Australians demand inquiry into child puberty blockers

Australians demand inquiry into child puberty blockers

Australian experts are calling for an urgent national inquiry into unproven hormone drugs being given to ever younger gender-confused children.

Their detailed submission, arguing that risks including infertility and lifelong regret outweigh the benefits, has been sent to Health Minister Greg Hunt and the Royal Australasian College of Physicians.

According to The Australian, “2145 children were referred for gender treatment between 2014 and last year, with a 41 per cent increase in Victoria. Girls as young as nine are believed to be put on ‘puberty blocker’ drugs, and boys from about 11.”

Paediatrics Professor Whitehall, who backed the submission, asked, “Who gave ethics approval for this treatment when it lacks any scientific basis and therefore is an experiment?”

“We should give the psychiatry and psychology a full run before we start castrating children.”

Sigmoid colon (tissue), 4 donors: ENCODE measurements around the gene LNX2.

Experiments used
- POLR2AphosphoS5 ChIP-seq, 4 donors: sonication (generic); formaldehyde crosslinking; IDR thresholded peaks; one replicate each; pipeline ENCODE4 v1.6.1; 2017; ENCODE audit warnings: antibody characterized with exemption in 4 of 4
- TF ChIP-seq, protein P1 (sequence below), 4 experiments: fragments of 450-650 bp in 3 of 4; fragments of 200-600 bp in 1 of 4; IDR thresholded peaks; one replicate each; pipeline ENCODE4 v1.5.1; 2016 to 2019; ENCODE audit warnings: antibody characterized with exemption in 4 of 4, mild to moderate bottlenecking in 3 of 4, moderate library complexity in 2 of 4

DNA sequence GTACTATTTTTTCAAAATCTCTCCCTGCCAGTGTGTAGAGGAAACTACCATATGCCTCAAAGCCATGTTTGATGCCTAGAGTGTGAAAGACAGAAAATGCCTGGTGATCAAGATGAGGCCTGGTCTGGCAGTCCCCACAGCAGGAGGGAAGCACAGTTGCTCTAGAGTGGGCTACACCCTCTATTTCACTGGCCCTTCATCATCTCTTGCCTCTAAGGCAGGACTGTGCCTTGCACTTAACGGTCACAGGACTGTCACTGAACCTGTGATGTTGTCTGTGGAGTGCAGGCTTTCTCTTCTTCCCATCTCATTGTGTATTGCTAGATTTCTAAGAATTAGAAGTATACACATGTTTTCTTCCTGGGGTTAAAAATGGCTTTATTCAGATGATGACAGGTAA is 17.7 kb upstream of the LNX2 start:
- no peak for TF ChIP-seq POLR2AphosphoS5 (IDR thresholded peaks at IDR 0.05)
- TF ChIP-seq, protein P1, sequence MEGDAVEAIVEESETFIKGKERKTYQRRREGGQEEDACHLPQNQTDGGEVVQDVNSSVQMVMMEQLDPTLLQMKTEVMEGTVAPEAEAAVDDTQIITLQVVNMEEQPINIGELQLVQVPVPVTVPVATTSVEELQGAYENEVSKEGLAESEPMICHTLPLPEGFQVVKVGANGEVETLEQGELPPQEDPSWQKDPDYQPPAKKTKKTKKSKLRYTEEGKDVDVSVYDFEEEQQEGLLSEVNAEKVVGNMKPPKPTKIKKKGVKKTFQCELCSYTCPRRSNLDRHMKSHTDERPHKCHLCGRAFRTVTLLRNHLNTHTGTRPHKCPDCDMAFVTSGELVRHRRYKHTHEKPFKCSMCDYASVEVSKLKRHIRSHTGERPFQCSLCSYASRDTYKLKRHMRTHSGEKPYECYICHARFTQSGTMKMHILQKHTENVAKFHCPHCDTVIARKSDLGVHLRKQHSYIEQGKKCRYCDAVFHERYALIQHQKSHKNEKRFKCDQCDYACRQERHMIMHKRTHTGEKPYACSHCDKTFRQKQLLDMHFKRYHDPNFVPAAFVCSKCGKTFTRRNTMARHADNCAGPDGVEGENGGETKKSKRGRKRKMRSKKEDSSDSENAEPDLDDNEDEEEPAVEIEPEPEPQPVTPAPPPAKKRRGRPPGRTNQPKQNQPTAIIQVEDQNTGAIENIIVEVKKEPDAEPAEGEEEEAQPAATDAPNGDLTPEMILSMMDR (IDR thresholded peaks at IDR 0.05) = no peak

The experts are among a growing number of critics challenging the trend of putting children on blockers: “virtually all those on blockers go on to cross-sex hormones (and sometimes surgery), meaning an irrevocable transition to a medical approximation of the opposite sex. This makes them lifelong patients with a range of potential complications and a high risk of infertility.”

Health sociologist Geoff Holloway, who wrote the submission, says the role of culture in gender dysphoria is unmistakeable: “People who object to what’s going on, they can lose their jobs, quite apart from being ostracised. This is supposed to be a scientific endeavour, not a witch hunt.”

Developmental psychologist Dianna Kenny said, “What I’m saying is it’s been massively and irresponsibly over-diagnosed … (these children and teens) are going to be irrevocably damaged by the treatment they received.”

Kirralie Smith, Binary spokeswoman, was pleased Australian experts are speaking out.

“Transgender ideology has trumped biological science to the detriment of children. Medical professionals take a huge risk speaking out and demanding standards ensuring the safety and protection of our children.”